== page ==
Assignment of intervention

At month 5, we used blinded, random allocation to assign each clinic to the order of implementation on the wedge (Fig. 1). Randomization was performed by a biostatistician who was not a member of the project team and who was blinded to clinic names. Once complete, clinic allocation was unblinded to the project team.

Data collection and management

Baseline data to characterize the study population include age, number of viral loads ordered in the preceding 12 months, and ever had a requisition for HIV resistance testing/genotyping post initiation of antiretroviral therapy (proxy measure of history of significant virologic failure) and syphilis test history (any past linked syphilis test since 2010 ordered by (i) the clinic and (ii) any Ontario care provider; any past reactive syphilis test since 2010 ordered by (i) the clinic and (ii) any Ontario care provider). Follow-up data will then be appended for each 6-month period: all HIV viral loads and syphilis serology tests ordered by the participating clinics (test dates and results); any viral load ordered by another health care provider in Ontario (month and year of test); and any syphilis serology test ordered by another health care provider in Ontario (month and year of test).

Positive syphilis serology results at the centralized provincial laboratory in Ontario will be supplemented with clinical diagnostic data recorded in patient charts. We developed a standardized clinical worksheet as a tool to aid nurses and physicians in determining which reactive syphilis tests require further follow-up, including a brief, standardized set of questions to facilitate syphilis staging (Online Supplemental Content). The worksheet was pre-tested in all clinics and revised to adequately capture most anticipated situations. In our experience, 40–80 % of syphilis cases can be assigned a stage based on retrospective chart review [8, 22]; the clinical worksheets will further improve this figure. At periodic intervals, an analyst at the centralized provincial laboratory will send to each clinic a batched list of all men receiving HIV care with reactive syphilis results. This will prompt medical chart reviewers at the clinics to enter data from the clinical worksheets and patient charts for all screen test positives into a Microsoft Access database with standardized electronic case report forms. Data integrity mechanisms and reviewer training promote data quality.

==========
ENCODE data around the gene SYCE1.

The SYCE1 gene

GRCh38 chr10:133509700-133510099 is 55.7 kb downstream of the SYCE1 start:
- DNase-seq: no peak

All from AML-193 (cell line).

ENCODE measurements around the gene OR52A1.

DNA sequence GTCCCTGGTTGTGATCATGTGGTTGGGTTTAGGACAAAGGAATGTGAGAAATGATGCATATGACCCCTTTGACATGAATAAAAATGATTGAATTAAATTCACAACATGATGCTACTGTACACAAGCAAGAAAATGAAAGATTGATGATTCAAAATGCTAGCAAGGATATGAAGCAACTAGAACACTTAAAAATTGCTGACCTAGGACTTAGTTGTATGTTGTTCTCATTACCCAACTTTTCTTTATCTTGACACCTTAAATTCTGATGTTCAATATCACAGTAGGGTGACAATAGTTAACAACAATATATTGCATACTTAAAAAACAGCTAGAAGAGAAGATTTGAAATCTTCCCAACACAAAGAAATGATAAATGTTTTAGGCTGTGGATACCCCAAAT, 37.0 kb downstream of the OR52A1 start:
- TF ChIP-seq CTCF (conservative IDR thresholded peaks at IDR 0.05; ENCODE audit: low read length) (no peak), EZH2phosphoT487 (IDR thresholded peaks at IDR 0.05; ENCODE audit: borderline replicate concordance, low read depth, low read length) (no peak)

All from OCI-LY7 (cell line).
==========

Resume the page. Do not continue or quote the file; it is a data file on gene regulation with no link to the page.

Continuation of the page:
Additional clinical, psychosocial, and behavioral data will be available for a subset of men receiving HIV care who are also participants in an ongoing clinical cohort, the OHTN Cohort Study. Its design is fully described elsewhere [14, 22, 37]. Briefly, volunteer participants are attending specialty HIV clinics across Ontario (including all four study sites), are aged 16 years and older, and provide written informed consent. Clinical and sociobehavioral data is collected through clinical chart review, annual interviews, and via record linkage with test data at the centralized provincial laboratory in Ontario. Approximately 40 % of persons receiving HIV care at the four ESSAHM trial clinics are active cohort participants [14, 22, 37]. Participation rates are 20 % higher among MSM [42]. The cohort collects data using medical chart abstractions and an annual interview with a self-administered sexual behavior questionnaire. Measures of sexual behavior in the preceding 3 months include biological sex and number of sexual partners, nature of relationship (regular versus casual), HIV status of partners, and whether the participant engaged in anal intercourse with or without a condom.